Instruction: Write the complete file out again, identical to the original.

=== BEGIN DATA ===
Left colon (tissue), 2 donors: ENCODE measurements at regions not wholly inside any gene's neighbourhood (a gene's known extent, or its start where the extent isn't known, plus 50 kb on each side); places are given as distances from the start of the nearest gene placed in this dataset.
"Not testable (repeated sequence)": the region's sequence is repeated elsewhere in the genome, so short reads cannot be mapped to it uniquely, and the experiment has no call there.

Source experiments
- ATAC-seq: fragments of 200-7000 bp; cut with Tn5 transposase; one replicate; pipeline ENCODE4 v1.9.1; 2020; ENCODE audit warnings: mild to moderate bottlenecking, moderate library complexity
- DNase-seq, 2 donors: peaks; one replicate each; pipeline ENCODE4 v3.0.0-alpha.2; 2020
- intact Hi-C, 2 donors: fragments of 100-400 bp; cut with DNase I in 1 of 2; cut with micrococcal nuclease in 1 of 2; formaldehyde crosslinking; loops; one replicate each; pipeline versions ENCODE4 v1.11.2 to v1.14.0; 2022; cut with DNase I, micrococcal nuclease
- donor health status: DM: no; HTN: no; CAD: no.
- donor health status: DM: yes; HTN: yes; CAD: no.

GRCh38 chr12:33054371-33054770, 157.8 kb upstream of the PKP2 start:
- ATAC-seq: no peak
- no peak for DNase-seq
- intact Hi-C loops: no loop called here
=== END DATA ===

Left colon (tissue), 2 donors: ENCODE measurements at regions not wholly inside any gene's neighbourhood (a gene's known extent, or its start where the extent isn't known, plus 50 kb on each side); places are given as distances from the start of the nearest gene placed in this dataset.
"Not testable (repeated sequence)": the region's sequence is repeated elsewhere in the genome, so short reads cannot be mapped to it uniquely, and the experiment has no call there.

Source experiments
- ATAC-seq: fragments of 200-7000 bp; cut with Tn5 transposase; one replicate; pipeline ENCODE4 v1.9.1; 2020; ENCODE audit warnings: mild to moderate bottlenecking, moderate library complexity
- DNase-seq, 2 donors: peaks; one replicate each; pipeline ENCODE4 v3.0.0-alpha.2; 2020
- intact Hi-C, 2 donors: fragments of 100-400 bp; cut with DNase I in 1 of 2; cut with micrococcal nuclease in 1 of 2; formaldehyde crosslinking; loops; one replicate each; pipeline versions ENCODE4 v1.11.2 to v1.14.0; 2022; cut with DNase I, micrococcal nuclease
- donor health status: DM: no; HTN: no; CAD: no.
- donor health status: DM: yes; HTN: yes; CAD: no.

GRCh38 chr12:33054371-33054770, 157.8 kb upstream of the PKP2 start:
- ATAC-seq: no peak
- no peak for DNase-seq
- intact Hi-C loops: no loop called here